The End: Story Three
The Cure
By: David K. Montoya

I woke the next morning and found Renee asleep next to me. I could not help but to smile although it was an odd feeling. It had been so long to wake up with someone else in my bed with me other than my kids. I always felt it was wrong of me since I believed Helen was dead; I shut those emotions out and focused solely on the kids and my survival.

There had always been some sort of romantic chemistry between Renee and me, but I never allowed myself to explore it for two reasons, out of respect for her late husband and out of guilt for Helen. But, knowing that she was, in fact, alive and, on top of that, lived another life with another family any guilt that I may have had quickly disappeared.

I watched Renee sleep, her hair fanned the pillow, and a single strand hung down onto her face. It was the first time I saw her look peaceful. I had seen her asleep many of times, but never like that. On a constant run from Unluckys and generally trying not to die, one could understand why someone slept with one eye open.

The sun had peeked from behind a curtain that barely lit my bedroom. I got out of bed and quickly got dressed. Today was a big day—the scientists had developed a possible vaccine against The Sickness and was going to start distribution to the governing class today. I had to chuckle when I realized that Helen would be the first person to get what was being called the gateway cure; she left us to die and now, my blood would possibly save her life. Oh, the irony.


It was around six in the morning when I walked into the lab. I was greeted by the scientists who worked on the vaccine. They lined the wall and began to applaud as I passed by them. The level of excitement was high; could we be so close to an actual cure and turn the world back to normal as we know it?

I turned a corner of the lab and ran into Helen's security goons. The larger one placed his hand on my chest, and instantly, I wanted to go into fight mode. Rip his arm from the socket and beat him to a bloody damn pulp, but if we bring back the civilized world, I guess those days are behind me.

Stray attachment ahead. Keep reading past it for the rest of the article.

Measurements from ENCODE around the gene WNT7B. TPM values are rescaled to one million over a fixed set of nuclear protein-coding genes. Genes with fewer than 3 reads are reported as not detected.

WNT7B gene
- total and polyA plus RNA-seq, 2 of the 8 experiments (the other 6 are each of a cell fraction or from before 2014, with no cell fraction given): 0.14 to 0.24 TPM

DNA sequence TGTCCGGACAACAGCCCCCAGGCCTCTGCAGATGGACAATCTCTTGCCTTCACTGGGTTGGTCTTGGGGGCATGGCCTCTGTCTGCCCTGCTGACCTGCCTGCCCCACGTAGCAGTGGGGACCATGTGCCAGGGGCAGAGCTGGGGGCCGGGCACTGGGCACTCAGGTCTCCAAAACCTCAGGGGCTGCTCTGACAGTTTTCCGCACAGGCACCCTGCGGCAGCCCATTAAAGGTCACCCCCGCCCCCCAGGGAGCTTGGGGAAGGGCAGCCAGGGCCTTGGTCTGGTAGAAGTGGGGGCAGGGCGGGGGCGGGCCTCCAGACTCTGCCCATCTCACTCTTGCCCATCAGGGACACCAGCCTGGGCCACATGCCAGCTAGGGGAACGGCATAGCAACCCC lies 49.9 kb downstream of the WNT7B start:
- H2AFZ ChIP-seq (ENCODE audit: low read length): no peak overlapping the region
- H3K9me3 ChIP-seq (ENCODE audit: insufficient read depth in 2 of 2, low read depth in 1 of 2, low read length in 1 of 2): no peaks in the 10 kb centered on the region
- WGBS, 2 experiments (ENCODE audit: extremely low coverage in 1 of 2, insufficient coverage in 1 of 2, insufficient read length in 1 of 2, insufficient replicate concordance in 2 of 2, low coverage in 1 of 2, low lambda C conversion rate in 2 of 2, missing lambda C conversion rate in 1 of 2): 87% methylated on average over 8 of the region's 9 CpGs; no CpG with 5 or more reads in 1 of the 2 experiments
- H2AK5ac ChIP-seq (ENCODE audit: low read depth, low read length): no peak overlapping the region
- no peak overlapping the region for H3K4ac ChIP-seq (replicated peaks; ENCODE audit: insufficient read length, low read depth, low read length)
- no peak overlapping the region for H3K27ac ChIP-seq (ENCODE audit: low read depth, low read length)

Helen nodded at her goons, and they moved aside to let me pass. She stared at me with displeasure in her eyes, and her demeanor was cold and unwelcoming—one would never believe Helen, and I were once husband and wife. That and we parted on good terms since I thought the government were the ones who snatched her and not her running off to her lover.

One of the Lab Techs walked Helen to a side room. It was sterile white and had an off-gray chair in the center of the space. It reminded me of an interrogation room. The Lab Tech led Helen to the chair, and once she was seated, a long bar with a small table attached popped out from the side of that chair. Nervously, the technician locked it into place, and Helen glared over at me and asked if the vaccine was actually going to work?

I shrugged and told her that I had no clue, that I was just the guinea pig that they pulled vials of blood from, that I left the science up to the professionals. My ex-wife appeared less than happy with my answer, but that was honestly the truth—no one knew what would actually happen. One of the Scientists walked up next to me and, from the doorway, explained that this formula was the first that did not turn the specimen into an Unlucky. That it was released outside the gate of Haven and was retrieved in a healthy condition, that he and his colleagues could pinpoint the protein that the virus attached to that caused The Sickness in my blood and created an antibody that blocked the entry receptor.